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Res Nurs Health. 2016 Dec;39(6):406-414. doi: 10.1002/nur.21751. Epub 2016 Sep 30.

Association of Calf Muscle Pump Stimulation With Sleep Quality in Adults.

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Postdoctoral Fellow University of Pittsburgh School of Nursing, 3500 Victoria St. Victoria Bldg. 363A, Pittsburgh, PA, 15261.
Associate Professor Binghamton University School of Nursing, Binghamton, NY.
Professor Director, Clinical Science and Engineering Research Center Binghamton University, Binghamton, NY.
Associate Professor University of Pittsburgh School of Nursing, Pittsburgh, PA.


Prevention of lower extremity fluid pooling (LEFP) is associated with improved sleep quality. Physical activity and compression stockings are non-invasive methods used to manage LEFP, but both are associated with low adherence. Calf muscle pump (CMP) stimulation is an alternative and more convenient approach. Convenience sampling was used to recruit 11 participants between ages 45 and 65 with poor sleep quality. A within-person single-group pre-test-post-test design was used to evaluate changes in sleep quality, daytime sleepiness, and functional outcomes sensitive to impaired sleep as measured by the Pittsburgh Sleep Quality Index (PSQI), Functional Outcomes of Sleep Questionnaire, and Epworth Sleepiness Scale after 4 weeks of CMP stimulation. Statistical analysis included effect size (ES) calculations. After daily use of CMP stimulation, participants demonstrated improvement in overall sleep quality (ES = -.97) and a large reduction in daily disturbance from poor sleep (ES = -1.25). Moderate improvements were observed in daytime sleepiness (ES = -.53) and functional outcomes sensitive to sleepiness (ES = .49). Although causality could not be determined with this study design, these results support further research to determine whether CMP stimulation can improve sleep quality.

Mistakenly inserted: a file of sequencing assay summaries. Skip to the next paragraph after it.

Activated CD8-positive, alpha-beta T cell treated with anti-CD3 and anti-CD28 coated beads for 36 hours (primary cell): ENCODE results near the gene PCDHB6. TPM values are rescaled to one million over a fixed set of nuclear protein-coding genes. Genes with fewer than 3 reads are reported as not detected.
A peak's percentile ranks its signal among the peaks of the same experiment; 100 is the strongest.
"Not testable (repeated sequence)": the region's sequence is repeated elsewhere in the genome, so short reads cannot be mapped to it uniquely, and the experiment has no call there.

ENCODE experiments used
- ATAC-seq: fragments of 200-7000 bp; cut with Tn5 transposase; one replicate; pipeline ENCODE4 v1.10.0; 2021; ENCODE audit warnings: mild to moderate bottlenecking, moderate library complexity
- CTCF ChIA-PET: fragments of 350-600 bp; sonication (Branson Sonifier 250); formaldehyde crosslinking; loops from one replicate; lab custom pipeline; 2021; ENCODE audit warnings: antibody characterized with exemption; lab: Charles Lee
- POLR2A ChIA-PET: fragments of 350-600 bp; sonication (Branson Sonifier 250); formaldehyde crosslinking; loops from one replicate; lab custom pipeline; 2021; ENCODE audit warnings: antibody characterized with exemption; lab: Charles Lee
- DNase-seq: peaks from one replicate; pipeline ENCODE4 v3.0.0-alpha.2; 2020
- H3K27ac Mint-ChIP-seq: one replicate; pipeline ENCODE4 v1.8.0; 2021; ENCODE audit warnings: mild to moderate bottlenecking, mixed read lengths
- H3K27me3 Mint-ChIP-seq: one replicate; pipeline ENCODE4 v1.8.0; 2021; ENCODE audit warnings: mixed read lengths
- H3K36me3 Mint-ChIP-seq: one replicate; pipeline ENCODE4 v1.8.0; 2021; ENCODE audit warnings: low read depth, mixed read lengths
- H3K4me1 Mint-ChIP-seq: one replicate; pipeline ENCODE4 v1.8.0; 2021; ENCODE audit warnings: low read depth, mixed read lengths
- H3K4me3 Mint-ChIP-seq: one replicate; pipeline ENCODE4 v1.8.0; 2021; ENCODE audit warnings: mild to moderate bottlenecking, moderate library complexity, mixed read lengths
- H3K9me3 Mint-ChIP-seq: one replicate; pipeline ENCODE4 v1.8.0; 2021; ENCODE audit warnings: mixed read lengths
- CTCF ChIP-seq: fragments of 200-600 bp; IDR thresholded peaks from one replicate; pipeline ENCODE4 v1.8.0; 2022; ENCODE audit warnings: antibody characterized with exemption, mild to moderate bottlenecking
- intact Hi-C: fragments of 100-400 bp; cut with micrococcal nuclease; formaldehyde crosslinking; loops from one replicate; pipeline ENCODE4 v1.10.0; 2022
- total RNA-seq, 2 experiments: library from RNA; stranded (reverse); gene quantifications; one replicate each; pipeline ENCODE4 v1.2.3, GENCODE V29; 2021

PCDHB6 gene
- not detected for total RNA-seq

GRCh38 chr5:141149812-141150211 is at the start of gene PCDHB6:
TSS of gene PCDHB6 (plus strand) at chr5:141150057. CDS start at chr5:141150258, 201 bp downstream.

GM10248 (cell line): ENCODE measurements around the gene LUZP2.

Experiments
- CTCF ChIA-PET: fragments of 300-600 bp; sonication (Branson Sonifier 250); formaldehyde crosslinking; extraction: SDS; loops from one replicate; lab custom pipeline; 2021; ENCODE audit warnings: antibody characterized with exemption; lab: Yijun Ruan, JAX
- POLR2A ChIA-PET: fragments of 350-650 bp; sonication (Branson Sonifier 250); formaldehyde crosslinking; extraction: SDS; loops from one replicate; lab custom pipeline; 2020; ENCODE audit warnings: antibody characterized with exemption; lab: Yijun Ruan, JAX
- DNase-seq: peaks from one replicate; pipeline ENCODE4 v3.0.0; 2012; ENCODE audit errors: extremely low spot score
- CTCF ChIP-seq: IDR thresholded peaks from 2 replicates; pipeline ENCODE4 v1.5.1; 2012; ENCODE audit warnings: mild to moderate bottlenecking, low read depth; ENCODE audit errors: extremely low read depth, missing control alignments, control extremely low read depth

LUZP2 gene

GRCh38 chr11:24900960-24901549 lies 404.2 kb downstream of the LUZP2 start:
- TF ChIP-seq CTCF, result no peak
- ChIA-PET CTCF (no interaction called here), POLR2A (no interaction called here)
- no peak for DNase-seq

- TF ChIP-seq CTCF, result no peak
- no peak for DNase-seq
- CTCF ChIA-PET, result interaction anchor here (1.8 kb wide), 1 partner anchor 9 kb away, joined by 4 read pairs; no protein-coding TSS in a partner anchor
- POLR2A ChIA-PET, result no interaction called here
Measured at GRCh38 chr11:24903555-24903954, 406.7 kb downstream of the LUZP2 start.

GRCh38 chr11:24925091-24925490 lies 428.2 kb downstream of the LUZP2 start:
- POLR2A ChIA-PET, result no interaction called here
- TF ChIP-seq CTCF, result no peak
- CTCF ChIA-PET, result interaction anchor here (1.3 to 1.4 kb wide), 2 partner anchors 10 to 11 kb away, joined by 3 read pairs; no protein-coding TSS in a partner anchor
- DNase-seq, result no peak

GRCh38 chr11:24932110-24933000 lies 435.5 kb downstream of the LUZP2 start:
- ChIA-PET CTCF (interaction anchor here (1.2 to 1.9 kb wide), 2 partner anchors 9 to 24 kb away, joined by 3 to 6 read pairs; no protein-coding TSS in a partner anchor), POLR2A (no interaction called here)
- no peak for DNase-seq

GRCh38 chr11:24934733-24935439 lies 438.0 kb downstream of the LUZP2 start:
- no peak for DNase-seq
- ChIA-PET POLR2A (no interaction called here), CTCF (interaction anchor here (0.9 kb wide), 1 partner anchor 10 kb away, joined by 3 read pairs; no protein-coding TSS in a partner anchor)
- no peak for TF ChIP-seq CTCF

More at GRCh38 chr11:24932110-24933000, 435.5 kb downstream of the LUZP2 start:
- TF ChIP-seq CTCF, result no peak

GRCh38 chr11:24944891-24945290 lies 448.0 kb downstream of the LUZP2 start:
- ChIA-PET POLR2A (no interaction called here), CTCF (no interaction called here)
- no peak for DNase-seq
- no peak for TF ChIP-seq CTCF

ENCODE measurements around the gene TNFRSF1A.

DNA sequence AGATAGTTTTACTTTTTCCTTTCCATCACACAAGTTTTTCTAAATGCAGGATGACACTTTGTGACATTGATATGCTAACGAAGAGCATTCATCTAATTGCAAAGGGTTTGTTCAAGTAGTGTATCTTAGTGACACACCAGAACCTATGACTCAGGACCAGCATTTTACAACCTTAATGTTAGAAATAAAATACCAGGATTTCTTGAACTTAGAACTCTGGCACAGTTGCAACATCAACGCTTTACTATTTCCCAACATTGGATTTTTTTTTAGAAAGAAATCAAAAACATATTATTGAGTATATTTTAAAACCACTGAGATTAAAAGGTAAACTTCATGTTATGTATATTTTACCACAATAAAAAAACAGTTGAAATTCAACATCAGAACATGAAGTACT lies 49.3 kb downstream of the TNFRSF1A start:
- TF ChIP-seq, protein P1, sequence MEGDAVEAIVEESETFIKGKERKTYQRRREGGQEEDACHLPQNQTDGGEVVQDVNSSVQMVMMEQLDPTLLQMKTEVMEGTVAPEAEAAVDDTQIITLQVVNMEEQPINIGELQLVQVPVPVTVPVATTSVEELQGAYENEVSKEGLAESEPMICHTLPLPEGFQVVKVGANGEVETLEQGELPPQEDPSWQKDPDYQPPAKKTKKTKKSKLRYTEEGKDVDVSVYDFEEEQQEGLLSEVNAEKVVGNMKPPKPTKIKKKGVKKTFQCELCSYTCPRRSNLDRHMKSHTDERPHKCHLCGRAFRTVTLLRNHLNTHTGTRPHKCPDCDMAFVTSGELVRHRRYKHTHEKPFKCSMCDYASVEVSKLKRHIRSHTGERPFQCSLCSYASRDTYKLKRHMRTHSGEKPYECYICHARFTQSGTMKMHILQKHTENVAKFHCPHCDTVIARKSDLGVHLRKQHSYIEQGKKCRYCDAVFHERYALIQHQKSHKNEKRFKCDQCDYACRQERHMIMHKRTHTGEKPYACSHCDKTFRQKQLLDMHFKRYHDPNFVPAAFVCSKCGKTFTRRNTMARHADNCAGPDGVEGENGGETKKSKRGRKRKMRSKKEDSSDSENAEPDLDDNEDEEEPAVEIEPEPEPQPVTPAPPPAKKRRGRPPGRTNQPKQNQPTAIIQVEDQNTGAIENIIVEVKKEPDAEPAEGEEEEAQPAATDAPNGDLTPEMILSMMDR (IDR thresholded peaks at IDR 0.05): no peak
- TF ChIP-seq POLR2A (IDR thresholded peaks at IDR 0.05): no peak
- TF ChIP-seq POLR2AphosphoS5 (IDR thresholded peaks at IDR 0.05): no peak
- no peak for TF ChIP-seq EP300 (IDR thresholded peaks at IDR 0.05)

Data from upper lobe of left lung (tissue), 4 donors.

fluid retention; muscle stimulation; quality of life; sleep

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